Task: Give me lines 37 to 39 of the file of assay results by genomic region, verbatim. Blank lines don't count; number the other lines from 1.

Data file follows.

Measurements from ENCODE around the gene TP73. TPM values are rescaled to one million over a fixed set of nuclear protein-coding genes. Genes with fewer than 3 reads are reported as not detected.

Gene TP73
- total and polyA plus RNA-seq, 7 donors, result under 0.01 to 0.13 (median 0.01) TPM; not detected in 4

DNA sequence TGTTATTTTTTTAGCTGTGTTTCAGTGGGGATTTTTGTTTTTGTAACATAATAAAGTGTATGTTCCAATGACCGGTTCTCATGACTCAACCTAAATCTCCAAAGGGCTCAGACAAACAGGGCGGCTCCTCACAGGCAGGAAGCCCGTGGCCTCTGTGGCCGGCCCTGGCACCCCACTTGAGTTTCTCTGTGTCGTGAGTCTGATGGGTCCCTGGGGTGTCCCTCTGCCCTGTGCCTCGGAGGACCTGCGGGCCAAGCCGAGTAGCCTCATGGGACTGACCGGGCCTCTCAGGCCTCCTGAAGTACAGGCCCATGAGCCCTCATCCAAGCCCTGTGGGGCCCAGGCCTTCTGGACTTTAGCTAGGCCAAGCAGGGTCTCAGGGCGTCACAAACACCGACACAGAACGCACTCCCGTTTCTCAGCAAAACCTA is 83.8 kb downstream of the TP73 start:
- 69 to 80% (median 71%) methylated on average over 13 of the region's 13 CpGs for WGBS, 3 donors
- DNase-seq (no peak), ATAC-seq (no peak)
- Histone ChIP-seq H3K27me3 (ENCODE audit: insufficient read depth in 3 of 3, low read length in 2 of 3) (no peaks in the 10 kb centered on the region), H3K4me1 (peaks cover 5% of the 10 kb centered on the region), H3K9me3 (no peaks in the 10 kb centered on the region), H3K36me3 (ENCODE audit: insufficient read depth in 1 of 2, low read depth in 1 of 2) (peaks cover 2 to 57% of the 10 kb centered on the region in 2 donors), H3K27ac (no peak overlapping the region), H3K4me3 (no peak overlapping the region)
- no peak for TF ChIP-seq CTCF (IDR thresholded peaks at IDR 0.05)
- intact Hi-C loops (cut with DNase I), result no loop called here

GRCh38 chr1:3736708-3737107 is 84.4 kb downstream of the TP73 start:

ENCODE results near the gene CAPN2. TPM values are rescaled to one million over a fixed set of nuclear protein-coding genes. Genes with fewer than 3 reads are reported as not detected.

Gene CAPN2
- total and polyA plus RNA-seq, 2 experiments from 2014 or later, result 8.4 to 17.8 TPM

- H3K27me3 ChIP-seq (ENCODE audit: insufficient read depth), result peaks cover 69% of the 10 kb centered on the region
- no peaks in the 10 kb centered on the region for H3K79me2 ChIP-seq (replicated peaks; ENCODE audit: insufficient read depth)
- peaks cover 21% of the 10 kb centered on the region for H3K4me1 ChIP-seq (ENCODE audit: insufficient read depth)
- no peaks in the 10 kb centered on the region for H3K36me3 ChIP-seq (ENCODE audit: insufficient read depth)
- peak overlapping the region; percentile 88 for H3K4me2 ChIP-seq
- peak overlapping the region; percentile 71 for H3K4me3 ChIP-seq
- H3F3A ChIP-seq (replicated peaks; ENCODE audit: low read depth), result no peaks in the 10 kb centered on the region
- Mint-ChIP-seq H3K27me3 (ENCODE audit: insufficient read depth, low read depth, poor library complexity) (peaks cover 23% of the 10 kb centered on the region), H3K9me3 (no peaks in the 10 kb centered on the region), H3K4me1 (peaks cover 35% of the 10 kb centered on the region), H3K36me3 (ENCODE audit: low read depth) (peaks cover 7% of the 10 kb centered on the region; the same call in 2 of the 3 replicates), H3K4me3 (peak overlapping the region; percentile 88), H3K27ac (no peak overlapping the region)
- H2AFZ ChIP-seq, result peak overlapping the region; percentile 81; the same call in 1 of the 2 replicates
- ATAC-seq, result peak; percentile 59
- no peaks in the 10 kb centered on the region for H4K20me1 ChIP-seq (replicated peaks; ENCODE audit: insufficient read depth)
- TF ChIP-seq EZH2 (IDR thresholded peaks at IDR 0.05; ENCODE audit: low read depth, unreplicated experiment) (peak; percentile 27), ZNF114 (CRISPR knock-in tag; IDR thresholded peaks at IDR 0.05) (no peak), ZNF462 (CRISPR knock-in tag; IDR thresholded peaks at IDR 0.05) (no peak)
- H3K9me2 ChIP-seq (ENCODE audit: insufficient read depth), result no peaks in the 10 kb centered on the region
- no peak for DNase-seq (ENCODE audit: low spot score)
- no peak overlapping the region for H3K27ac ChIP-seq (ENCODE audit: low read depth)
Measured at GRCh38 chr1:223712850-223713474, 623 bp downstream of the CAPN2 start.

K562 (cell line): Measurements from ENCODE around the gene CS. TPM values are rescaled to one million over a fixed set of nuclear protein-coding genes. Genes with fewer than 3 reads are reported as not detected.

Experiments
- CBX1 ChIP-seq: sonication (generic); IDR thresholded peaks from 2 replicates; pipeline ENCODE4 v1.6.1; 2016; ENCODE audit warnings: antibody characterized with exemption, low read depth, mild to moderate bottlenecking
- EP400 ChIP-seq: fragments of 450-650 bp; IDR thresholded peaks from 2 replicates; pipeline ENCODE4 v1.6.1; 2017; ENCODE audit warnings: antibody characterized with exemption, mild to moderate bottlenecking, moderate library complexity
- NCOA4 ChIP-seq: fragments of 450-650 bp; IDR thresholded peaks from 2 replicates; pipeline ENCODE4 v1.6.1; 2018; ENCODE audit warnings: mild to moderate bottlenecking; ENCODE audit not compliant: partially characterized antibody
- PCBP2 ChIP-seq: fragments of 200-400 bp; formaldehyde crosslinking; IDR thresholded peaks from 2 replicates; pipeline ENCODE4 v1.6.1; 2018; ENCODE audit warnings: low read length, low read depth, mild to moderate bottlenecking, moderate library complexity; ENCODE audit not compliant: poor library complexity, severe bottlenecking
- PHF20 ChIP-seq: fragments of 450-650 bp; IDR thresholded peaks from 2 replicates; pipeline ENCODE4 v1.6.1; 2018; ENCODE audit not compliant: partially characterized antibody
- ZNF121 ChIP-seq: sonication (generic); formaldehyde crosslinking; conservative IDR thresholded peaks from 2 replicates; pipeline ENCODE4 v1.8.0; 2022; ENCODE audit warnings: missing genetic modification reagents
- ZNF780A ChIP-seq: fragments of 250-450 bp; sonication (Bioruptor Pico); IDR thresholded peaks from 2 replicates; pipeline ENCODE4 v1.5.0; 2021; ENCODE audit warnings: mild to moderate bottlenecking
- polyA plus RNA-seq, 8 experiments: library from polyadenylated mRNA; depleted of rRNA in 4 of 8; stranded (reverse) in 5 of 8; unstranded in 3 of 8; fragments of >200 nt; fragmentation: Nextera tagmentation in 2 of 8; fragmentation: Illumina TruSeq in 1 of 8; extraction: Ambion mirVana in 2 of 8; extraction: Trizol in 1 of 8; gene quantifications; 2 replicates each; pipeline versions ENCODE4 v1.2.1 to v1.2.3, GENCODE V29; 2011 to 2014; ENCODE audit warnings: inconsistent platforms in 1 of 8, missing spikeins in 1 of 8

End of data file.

- ZNF121 ChIP-seq: sonication (generic); formaldehyde crosslinking; conservative IDR thresholded peaks from 2 replicates; pipeline ENCODE4 v1.8.0; 2022; ENCODE audit warnings: missing genetic modification reagents
- ZNF780A ChIP-seq: fragments of 250-450 bp; sonication (Bioruptor Pico); IDR thresholded peaks from 2 replicates; pipeline ENCODE4 v1.5.0; 2021; ENCODE audit warnings: mild to moderate bottlenecking
- polyA plus RNA-seq, 8 experiments: library from polyadenylated mRNA; depleted of rRNA in 4 of 8; stranded (reverse) in 5 of 8; unstranded in 3 of 8; fragments of >200 nt; fragmentation: Nextera tagmentation in 2 of 8; fragmentation: Illumina TruSeq in 1 of 8; extraction: Ambion mirVana in 2 of 8; extraction: Trizol in 1 of 8; gene quantifications; 2 replicates each; pipeline versions ENCODE4 v1.2.1 to v1.2.3, GENCODE V29; 2011 to 2014; ENCODE audit warnings: inconsistent platforms in 1 of 8, missing spikeins in 1 of 8